News Corp senior racing writer – and former cricket writer – Ben Dorries on what it was like to be in Shane Warne’s orbit.
Anyone who’s walked in Warney’s orbit has a favorite story.
Mine watched the tall man go from cucumber-cool to the most restless man on the planet in minutes on the back stairs of the Lord’s Press Gallery.
It was 2010 and I was covering the Aussie Test series against Pakistan in England – the one where Steve Smith made his Test debut as a leg thrower and No. 8 batsman.
Australia’s big boss sent texts, emails and phones.
A Current Affair was set to unveil an exclusive story about a legendary former Australian cricketer who fathered a love child.
My instructions were to break the story before it aired on TV.
I knew I needed to speak to Warney – if anyone knew it was him – so I texted him saying I needed to see him privately when he had a break from commentating duties.
An hour later, while the rest of the reporters covering this series were poring over the infamous Lord’s spread, I was in the stairwell with Warney.
“What’s up buddy, what do you want,” Warney asked.
I didn’t say many words.
“Warney, there’s a story about to go home about a legendary Aussie cricketer who had a love child…”
The champion spinner’s face turned ashen in a second, he cradled his head in his hands “It must be me, I can’t believe it, my life is going so well, what am I going to do?” (this was the year Warne started dating Liz Hurley).
After calming him down and saying I had no reason to believe the story involved him, Warne agreed on a plan of attack.
“I’ll call Gynge (David Gyngell, then boss of Channel Nine who was also a great friend).”
I only heard Warne’s end of that phone conversation.
It started with a few small talks about poker and other topics before Warney pressed Gyngell on the A Current Affair story.
The color returned to Warney’s face.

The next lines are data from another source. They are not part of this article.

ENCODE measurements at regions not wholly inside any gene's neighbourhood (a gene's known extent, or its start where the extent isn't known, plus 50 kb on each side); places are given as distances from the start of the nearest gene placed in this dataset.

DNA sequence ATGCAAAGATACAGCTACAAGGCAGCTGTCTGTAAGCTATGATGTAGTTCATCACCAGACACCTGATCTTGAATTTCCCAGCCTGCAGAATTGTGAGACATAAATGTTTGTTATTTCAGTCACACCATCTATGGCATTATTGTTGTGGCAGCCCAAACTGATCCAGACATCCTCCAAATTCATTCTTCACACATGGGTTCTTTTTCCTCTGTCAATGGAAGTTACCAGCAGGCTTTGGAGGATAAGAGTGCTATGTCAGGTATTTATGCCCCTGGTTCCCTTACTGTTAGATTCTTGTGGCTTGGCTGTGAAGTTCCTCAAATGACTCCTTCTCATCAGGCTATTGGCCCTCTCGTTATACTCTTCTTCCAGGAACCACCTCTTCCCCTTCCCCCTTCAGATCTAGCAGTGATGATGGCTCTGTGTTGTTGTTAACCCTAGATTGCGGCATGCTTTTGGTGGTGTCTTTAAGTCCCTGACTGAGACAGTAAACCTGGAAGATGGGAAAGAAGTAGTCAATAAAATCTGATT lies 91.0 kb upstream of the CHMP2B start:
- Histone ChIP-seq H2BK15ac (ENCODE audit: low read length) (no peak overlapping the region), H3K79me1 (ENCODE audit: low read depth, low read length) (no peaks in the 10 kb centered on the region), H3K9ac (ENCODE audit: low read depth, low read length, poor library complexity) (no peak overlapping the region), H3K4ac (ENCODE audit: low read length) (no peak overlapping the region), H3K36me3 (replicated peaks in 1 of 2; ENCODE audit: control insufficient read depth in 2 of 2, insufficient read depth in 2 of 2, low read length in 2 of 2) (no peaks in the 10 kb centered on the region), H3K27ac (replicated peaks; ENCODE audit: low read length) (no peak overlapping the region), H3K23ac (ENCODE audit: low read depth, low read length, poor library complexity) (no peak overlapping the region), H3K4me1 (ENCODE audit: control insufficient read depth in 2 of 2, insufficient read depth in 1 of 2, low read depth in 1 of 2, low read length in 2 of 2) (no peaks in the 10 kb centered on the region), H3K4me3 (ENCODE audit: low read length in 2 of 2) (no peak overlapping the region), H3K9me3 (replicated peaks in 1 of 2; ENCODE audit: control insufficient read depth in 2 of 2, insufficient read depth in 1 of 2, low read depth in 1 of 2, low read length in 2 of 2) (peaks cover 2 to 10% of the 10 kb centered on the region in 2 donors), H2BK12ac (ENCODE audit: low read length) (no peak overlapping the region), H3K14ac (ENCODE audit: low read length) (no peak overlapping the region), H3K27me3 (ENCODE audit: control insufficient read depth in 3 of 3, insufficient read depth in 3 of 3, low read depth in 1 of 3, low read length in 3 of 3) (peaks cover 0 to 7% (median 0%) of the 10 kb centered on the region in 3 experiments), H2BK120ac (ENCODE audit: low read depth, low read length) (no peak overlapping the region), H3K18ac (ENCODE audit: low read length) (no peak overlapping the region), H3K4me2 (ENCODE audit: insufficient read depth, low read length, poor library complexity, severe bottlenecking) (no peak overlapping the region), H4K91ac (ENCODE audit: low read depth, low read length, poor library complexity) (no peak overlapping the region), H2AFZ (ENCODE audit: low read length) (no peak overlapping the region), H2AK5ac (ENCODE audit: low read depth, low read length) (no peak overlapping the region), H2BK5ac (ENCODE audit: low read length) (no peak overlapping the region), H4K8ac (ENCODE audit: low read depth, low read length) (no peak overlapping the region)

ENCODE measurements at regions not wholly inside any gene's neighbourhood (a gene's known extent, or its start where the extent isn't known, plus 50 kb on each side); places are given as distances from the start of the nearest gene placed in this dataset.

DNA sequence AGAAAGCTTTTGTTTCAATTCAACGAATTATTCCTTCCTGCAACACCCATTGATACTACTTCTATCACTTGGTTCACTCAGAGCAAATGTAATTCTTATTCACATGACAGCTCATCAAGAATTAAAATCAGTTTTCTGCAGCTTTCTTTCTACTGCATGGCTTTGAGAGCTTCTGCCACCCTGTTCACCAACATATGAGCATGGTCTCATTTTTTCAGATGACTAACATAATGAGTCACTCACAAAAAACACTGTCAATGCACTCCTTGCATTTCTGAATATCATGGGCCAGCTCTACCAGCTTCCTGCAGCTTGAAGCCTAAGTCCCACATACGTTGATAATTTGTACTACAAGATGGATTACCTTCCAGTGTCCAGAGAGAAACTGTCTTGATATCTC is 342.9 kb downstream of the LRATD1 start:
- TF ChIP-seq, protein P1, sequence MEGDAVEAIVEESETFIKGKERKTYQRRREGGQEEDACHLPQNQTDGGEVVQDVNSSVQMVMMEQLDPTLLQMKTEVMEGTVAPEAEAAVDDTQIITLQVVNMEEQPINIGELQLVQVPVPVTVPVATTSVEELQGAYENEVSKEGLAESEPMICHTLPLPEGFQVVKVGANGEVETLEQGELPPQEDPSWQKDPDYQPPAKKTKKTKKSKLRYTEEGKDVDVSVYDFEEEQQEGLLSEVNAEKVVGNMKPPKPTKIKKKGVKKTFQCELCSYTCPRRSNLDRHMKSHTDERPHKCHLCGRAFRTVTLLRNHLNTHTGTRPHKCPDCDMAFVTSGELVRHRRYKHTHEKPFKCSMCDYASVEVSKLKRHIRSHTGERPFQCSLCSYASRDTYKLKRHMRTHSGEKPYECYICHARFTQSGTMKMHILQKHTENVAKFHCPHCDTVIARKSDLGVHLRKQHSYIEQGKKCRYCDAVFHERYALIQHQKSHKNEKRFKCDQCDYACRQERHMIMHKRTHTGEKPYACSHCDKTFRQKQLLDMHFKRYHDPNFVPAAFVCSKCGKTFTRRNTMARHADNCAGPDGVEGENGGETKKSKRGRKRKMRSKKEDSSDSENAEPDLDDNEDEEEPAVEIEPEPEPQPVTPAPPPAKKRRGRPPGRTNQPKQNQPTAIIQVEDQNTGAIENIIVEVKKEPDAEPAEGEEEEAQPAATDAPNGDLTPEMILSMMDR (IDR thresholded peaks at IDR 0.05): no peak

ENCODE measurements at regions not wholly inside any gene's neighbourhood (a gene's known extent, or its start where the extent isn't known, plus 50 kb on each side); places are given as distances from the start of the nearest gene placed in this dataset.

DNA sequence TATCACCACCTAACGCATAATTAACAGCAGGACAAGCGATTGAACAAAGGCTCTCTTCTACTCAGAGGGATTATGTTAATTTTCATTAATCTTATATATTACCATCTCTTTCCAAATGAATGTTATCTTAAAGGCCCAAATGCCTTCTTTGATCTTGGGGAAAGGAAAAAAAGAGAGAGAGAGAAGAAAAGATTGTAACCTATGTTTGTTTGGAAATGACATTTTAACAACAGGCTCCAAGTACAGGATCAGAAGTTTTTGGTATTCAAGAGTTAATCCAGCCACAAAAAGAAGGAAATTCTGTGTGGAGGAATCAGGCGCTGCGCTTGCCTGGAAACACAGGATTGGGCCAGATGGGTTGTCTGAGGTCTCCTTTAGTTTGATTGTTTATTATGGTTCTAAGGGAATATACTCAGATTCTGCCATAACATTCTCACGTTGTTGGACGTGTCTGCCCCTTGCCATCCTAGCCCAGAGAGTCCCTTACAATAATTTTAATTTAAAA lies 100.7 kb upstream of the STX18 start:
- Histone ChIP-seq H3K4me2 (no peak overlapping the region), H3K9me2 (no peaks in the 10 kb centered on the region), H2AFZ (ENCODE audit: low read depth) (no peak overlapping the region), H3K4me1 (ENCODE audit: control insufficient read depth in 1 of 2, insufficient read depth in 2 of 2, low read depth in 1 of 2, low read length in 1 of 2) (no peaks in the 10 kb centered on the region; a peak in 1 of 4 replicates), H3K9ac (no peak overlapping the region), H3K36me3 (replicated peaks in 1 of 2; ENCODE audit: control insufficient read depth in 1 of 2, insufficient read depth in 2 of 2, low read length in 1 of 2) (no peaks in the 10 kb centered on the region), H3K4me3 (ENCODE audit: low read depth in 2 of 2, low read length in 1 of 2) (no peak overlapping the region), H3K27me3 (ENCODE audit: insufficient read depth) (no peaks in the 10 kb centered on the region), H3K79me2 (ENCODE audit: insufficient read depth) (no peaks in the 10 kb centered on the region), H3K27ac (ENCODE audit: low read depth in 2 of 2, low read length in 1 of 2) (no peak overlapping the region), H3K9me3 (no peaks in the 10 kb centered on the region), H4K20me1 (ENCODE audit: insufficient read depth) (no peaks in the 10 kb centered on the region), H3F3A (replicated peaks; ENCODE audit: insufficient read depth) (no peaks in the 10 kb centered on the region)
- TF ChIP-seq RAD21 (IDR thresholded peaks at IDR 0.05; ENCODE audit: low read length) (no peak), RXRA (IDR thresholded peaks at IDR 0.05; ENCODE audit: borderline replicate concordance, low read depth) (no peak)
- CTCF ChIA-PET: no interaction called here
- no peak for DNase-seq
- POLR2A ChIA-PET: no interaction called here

“It’s Deano, I’m in the clear!” Warney said with a big smile.
There are millions of Warney trivia but this is my favorite because it gave me private insight into the hidden world of Warne.
When he walked onto a cricket ground or later in life into a commentary box, he was ten feet tall and bulletproof.
He was as confident as Michael Jordan, the man he idolized, was on the basketball court.
But away from bright lights, Warne could be deeply anxious at times.
For me, that made it even more fascinating and likeable.
It was a big human title – but it was also a human.
I was a ghostwriter for Warney’s column in the News Corp papers for a while, but hadn’t spoken to him in a while.
I made a flippant joke about his surgery and it deeply offended the big man.
I wish I could take it back.
I work in horse racing now, but Warney was such a legend in sport and life that I still wrote stories about him.
Last month I wrote a thread about how SK Warne owned a running horse at a meeting in Brisbane.
It was just a modest midweek affair and Sacred Oath, trained by David Vandyke, finished second on their debut.
But the website traffic to the story was huge and it showed that anything about Warney was still loved by the public, even more than 15 years after he last played in Test cricket.
Quite simply, there will never be another Shane Warne.
Originally published as News Corp lead writer Ben Dorries explains what Warnie’s orbit was like